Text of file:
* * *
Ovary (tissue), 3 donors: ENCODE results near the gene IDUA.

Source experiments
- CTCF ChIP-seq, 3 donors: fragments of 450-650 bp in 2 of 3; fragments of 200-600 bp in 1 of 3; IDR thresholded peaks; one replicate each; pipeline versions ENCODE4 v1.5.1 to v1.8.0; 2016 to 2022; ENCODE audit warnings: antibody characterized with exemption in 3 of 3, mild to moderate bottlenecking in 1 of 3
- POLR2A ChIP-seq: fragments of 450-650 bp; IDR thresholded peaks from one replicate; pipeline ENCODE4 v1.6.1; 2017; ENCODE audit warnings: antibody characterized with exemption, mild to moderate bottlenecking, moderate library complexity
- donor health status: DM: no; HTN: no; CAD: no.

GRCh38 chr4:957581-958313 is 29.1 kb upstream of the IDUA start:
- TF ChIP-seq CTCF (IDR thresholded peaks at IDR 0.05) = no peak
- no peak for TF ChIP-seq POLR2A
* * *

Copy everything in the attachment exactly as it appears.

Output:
Ovary (tissue), 3 donors: ENCODE results near the gene IDUA.

Source experiments
- CTCF ChIP-seq, 3 donors: fragments of 450-650 bp in 2 of 3; fragments of 200-600 bp in 1 of 3; IDR thresholded peaks; one replicate each; pipeline versions ENCODE4 v1.5.1 to v1.8.0; 2016 to 2022; ENCODE audit warnings: antibody characterized with exemption in 3 of 3, mild to moderate bottlenecking in 1 of 3
- POLR2A ChIP-seq: fragments of 450-650 bp; IDR thresholded peaks from one replicate; pipeline ENCODE4 v1.6.1; 2017; ENCODE audit warnings: antibody characterized with exemption, mild to moderate bottlenecking, moderate library complexity
- donor health status: DM: no; HTN: no; CAD: no.

GRCh38 chr4:957581-958313 is 29.1 kb upstream of the IDUA start:
- TF ChIP-seq CTCF (IDR thresholded peaks at IDR 0.05) = no peak
- no peak for TF ChIP-seq POLR2A